MENTAL health experts from Western NSW Local Health have responded to Orange councillors request for a meeting over the clarification of day release patients from the forensic mental health unit at Bloomfield.
The briefing over patients undertaking training in the community is to be held next month.
Councillor Glenn Taylor called for the meeting over concerns expressed to him about patients with a violent history, who had been found not guilty of serious crimes on the grounds of mental illness, training in the Orange community.
“I think people in the community have a fair expectation to be told they are working alongside someone who has a previous violent history who is undergoing rehabilitation.
“People want a guarantee they will be safe,” he said.
The meeting between councillors and mental health professionals will be held on November 12.
Australian Education Union official Kathy Nicholson said she is encouraging teachers in the community who may find themselves in a frontline teaching or training role to demand to play an active role in risk assessments for patients preparing to enter training programs.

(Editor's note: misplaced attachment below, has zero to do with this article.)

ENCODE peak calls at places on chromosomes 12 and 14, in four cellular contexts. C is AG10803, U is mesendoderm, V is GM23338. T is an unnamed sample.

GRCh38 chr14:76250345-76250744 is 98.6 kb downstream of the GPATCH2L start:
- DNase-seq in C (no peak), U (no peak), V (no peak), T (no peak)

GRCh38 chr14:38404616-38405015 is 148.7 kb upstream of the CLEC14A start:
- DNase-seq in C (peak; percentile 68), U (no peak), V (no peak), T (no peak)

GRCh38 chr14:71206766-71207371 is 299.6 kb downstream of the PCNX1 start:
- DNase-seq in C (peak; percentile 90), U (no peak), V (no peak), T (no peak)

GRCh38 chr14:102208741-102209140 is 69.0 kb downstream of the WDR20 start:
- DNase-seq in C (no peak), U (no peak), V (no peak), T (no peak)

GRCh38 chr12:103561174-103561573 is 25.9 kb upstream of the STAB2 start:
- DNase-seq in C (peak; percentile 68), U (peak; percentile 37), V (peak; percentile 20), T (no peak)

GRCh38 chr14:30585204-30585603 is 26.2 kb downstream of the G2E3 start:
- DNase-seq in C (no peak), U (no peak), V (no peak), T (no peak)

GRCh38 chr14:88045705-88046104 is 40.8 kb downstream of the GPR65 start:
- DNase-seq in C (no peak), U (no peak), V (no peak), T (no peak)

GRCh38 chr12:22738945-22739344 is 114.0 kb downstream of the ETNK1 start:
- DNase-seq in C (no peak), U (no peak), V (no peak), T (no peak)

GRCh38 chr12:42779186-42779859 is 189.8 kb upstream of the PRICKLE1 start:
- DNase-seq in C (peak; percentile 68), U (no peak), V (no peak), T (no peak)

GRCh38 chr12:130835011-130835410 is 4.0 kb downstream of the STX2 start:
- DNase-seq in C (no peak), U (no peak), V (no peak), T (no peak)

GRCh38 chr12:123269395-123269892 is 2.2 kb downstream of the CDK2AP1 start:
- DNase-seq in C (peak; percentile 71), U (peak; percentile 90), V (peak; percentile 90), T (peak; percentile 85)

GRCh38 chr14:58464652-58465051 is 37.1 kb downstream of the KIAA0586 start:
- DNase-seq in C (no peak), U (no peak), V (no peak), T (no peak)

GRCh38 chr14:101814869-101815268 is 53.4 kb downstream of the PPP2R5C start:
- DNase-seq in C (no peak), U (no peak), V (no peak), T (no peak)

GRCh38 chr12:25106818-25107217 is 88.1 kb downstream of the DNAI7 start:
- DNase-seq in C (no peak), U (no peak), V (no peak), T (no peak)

“The reality is risk assessments need to be done with all the appropriate consultation,” she said.
“Teachers need to be aware that under the work health and safety legislation they have a right to participate in the discussions around the carrying out of risk assessments,” Ms Nicholson said.
She said with the increasing number of casual teachers employed on campuses across the state by TAFE it is important teachers who are not full-time familiarise themselves with policies and procedures.
“The policies are quite clear about disclosures in relation to risk assessments,” Ms Nicholson said.
“But they are complex and I encourage teachers to seek out that information,” she said.
Ms Nicholson said no teachers from Orange so far have approached the union about concerns over teaching or training patients from the forensic mental health unit but she encourages them to express any concerns to the union.